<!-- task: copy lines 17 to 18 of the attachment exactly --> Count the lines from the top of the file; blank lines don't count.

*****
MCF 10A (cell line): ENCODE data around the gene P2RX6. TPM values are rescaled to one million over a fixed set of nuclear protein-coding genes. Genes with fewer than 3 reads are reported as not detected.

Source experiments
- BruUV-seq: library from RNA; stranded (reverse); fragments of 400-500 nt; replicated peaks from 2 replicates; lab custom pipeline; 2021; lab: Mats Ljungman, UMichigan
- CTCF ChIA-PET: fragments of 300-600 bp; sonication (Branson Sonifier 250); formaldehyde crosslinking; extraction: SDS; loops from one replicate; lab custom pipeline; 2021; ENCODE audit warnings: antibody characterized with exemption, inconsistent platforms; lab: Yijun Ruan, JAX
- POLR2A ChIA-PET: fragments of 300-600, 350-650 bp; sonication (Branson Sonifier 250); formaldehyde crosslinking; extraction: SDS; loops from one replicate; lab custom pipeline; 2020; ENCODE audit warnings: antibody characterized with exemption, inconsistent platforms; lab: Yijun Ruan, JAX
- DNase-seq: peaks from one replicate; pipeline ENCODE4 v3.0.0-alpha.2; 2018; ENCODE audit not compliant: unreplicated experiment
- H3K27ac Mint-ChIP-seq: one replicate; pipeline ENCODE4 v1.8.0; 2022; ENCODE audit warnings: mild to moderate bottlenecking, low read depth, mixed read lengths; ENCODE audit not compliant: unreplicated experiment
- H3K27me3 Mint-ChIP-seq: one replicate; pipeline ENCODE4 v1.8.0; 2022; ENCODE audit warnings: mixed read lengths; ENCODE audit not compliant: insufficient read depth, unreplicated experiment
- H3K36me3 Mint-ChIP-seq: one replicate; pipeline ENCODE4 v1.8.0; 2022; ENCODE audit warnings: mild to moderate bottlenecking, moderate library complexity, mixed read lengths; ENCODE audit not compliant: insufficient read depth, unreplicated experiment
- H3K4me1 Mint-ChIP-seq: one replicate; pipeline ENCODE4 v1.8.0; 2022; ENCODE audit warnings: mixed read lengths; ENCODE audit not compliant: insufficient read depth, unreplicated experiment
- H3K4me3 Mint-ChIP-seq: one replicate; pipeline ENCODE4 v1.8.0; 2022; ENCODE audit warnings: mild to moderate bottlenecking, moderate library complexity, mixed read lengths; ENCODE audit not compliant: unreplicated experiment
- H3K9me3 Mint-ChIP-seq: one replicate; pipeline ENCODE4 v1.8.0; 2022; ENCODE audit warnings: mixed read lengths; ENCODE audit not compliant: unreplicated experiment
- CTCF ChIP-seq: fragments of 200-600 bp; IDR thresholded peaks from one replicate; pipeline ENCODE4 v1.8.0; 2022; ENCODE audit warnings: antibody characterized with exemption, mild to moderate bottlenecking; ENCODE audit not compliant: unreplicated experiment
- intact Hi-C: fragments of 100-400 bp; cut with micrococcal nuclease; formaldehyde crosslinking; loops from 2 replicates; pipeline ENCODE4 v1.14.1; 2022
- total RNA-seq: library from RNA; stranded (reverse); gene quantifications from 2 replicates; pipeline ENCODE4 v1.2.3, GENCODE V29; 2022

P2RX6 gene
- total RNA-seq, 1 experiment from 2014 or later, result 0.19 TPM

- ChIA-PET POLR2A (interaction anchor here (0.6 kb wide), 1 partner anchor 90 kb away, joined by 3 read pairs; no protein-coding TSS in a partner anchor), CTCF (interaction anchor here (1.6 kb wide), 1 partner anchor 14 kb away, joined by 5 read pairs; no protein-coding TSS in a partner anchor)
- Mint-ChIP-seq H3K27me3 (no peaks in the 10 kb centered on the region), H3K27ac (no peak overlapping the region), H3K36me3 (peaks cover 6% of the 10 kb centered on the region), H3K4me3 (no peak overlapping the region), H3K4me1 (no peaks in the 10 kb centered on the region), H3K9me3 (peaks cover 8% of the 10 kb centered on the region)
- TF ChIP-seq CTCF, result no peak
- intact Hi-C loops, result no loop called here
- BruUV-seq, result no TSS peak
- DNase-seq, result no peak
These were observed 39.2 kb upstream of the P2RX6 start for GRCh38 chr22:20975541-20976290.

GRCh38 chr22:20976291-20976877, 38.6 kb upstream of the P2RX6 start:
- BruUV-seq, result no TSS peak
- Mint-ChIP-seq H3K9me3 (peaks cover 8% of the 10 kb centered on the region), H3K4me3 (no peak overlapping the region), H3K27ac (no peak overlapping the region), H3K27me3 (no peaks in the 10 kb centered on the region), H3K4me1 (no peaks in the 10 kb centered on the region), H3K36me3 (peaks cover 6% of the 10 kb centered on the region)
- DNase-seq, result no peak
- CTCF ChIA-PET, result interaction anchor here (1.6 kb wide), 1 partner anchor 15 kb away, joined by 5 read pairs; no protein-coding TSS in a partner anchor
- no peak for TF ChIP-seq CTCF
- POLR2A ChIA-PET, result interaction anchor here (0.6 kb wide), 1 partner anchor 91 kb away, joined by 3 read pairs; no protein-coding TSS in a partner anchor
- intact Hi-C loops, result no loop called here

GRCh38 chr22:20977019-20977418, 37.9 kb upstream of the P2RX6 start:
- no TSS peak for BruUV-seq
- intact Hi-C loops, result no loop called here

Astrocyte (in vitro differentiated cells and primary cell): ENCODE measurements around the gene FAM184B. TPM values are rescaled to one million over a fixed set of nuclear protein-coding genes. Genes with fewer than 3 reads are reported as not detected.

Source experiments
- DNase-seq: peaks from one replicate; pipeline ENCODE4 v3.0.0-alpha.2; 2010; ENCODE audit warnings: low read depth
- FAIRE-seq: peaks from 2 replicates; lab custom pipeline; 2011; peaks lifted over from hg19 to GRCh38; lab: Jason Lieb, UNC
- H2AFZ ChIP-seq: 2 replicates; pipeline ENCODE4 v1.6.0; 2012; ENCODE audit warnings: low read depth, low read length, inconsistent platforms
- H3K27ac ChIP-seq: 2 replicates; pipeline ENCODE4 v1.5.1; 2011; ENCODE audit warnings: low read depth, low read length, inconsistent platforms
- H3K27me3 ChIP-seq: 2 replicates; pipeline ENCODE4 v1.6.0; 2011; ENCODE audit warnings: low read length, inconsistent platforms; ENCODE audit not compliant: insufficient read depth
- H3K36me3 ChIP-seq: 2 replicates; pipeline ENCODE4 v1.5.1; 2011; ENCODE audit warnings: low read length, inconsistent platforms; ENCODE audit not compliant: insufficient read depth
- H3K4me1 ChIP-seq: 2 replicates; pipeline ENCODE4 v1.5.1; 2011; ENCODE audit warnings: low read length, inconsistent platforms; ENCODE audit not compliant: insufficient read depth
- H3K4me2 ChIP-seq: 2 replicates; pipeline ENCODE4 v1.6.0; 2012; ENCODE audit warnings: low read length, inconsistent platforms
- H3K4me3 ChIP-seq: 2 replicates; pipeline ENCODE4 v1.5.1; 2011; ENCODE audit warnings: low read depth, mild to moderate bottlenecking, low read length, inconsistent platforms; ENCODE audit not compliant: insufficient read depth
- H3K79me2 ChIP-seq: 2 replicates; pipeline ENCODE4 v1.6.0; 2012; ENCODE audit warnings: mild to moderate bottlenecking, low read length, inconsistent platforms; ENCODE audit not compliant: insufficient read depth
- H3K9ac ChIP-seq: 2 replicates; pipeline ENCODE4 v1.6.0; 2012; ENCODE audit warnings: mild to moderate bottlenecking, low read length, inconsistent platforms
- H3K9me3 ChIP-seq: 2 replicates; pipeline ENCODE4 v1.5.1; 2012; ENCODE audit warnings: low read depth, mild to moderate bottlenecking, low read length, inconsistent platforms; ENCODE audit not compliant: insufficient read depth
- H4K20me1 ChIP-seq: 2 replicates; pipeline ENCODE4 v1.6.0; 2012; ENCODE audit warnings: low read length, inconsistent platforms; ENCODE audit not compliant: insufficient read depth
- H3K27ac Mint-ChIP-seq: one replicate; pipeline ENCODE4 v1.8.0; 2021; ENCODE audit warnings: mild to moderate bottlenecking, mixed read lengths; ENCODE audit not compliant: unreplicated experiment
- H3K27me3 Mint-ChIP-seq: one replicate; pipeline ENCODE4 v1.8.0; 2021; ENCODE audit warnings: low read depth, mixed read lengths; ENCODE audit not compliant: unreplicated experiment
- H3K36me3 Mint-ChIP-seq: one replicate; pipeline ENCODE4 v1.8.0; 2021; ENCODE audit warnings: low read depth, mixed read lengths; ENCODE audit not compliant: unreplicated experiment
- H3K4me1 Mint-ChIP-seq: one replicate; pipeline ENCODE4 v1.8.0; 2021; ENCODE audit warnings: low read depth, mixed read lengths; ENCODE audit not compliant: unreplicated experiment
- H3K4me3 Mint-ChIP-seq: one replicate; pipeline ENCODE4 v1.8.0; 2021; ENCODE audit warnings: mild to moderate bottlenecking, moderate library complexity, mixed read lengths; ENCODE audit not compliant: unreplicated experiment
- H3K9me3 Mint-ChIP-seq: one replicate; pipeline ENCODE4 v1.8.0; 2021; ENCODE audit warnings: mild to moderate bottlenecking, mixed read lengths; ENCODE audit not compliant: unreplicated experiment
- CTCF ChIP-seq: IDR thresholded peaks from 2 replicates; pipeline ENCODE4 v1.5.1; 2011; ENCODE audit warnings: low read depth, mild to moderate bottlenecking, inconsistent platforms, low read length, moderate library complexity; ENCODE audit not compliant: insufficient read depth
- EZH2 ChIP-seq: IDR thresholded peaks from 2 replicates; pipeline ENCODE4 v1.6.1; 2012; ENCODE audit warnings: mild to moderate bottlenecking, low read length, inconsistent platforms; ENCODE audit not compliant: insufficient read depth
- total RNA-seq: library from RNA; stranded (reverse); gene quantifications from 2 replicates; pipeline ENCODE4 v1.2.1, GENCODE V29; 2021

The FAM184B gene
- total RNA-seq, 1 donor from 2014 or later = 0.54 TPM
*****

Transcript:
- total RNA-seq, 1 experiment from 2014 or later, result 0.19 TPM

- ChIA-PET POLR2A (interaction anchor here (0.6 kb wide), 1 partner anchor 90 kb away, joined by 3 read pairs; no protein-coding TSS in a partner anchor), CTCF (interaction anchor here (1.6 kb wide), 1 partner anchor 14 kb away, joined by 5 read pairs; no protein-coding TSS in a partner anchor)